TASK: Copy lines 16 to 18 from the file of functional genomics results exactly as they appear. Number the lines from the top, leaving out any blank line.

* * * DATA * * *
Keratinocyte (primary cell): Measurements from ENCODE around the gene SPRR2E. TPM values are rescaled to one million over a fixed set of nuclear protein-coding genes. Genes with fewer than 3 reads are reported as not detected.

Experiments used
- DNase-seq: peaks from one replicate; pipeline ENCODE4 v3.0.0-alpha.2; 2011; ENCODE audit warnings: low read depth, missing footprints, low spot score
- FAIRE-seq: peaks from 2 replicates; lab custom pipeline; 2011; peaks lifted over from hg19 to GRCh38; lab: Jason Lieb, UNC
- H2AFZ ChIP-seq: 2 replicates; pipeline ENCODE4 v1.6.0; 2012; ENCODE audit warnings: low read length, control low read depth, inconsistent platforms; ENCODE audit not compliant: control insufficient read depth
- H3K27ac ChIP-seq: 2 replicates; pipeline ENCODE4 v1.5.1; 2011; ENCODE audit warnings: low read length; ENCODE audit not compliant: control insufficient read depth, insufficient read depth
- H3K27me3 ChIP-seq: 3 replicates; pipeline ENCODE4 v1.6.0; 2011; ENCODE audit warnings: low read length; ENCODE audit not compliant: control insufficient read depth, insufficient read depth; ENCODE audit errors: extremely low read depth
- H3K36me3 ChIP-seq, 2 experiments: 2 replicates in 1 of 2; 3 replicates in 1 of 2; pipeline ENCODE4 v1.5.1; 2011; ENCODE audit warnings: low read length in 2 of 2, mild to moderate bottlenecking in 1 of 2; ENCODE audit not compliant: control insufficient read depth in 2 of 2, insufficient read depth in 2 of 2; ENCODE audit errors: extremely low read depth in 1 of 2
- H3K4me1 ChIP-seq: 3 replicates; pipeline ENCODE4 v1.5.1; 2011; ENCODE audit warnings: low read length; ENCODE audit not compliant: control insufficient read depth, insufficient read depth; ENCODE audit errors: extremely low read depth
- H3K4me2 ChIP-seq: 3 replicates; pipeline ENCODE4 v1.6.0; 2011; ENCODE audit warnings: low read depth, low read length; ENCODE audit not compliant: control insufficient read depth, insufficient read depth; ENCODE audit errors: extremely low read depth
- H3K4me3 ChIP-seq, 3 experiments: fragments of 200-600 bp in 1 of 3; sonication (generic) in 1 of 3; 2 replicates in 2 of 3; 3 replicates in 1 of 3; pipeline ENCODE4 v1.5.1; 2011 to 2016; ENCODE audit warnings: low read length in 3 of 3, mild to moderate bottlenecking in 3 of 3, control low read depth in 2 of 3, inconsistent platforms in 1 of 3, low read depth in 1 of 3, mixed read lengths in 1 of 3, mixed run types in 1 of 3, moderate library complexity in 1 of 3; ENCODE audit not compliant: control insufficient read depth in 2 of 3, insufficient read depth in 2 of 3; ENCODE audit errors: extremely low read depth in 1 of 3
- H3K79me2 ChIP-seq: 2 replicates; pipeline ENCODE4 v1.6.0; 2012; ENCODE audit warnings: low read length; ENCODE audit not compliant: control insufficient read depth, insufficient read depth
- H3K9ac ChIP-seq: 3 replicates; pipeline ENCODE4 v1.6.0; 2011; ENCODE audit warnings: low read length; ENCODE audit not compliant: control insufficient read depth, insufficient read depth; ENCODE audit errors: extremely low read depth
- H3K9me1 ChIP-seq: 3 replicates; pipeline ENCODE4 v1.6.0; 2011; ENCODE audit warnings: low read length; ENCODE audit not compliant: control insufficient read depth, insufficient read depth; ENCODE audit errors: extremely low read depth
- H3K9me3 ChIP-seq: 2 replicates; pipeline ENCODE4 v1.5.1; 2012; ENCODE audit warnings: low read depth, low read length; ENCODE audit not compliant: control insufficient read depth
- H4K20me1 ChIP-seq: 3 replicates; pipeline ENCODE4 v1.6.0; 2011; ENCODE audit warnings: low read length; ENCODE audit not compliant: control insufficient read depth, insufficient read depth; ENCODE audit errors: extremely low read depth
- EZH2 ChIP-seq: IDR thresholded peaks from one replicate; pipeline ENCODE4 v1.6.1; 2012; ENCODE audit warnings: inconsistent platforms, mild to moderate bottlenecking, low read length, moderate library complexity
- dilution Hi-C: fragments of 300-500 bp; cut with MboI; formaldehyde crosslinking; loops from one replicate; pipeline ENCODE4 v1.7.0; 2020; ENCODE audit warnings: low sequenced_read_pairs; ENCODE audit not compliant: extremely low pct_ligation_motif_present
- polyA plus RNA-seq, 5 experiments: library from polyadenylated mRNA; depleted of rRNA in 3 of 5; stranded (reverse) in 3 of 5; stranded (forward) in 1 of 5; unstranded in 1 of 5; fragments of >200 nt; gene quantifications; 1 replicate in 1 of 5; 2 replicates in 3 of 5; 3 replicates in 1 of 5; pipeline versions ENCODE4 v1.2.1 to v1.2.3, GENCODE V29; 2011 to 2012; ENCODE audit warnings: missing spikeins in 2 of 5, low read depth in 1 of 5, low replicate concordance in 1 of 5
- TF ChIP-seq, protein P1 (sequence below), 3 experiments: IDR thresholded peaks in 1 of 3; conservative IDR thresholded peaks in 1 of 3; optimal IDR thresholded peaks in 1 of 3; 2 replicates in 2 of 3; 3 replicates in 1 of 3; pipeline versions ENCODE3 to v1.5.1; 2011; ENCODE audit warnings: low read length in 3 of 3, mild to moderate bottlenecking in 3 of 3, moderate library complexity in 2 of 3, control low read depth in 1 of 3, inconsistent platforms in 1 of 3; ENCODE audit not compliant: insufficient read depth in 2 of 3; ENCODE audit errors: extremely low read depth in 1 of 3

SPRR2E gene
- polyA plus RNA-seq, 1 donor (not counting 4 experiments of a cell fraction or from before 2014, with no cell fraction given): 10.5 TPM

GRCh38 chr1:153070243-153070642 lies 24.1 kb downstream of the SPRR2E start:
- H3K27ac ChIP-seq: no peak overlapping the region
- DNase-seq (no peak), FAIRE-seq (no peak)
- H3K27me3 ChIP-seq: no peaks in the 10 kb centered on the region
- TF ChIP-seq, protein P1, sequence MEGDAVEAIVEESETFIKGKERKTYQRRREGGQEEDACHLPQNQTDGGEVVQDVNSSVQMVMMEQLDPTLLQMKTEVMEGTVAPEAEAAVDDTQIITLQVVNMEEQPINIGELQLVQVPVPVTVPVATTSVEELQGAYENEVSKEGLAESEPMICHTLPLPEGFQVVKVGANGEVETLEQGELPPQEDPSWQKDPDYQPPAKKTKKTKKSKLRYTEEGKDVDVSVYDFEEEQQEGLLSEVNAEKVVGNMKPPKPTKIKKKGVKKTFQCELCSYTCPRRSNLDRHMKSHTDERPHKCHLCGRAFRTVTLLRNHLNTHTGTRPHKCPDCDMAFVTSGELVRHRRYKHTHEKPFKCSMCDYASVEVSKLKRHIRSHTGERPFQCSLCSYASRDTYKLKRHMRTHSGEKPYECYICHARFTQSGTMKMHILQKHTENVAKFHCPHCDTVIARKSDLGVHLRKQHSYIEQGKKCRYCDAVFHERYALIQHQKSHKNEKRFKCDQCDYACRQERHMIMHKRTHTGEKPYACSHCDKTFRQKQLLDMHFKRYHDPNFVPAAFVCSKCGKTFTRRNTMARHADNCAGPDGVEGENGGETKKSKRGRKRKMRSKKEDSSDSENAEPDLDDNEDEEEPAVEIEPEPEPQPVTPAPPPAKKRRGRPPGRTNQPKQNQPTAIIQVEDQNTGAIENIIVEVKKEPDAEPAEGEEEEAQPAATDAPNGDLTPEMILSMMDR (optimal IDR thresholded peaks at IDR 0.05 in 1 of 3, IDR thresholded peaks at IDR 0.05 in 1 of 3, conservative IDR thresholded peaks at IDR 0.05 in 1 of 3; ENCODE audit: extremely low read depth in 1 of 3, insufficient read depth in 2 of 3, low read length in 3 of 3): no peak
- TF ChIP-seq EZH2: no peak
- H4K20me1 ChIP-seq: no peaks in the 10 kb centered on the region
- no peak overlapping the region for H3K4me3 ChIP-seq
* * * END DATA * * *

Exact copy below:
- H4K20me1 ChIP-seq: 3 replicates; pipeline ENCODE4 v1.6.0; 2011; ENCODE audit warnings: low read length; ENCODE audit not compliant: control insufficient read depth, insufficient read depth; ENCODE audit errors: extremely low read depth
- EZH2 ChIP-seq: IDR thresholded peaks from one replicate; pipeline ENCODE4 v1.6.1; 2012; ENCODE audit warnings: inconsistent platforms, mild to moderate bottlenecking, low read length, moderate library complexity
- dilution Hi-C: fragments of 300-500 bp; cut with MboI; formaldehyde crosslinking; loops from one replicate; pipeline ENCODE4 v1.7.0; 2020; ENCODE audit warnings: low sequenced_read_pairs; ENCODE audit not compliant: extremely low pct_ligation_motif_present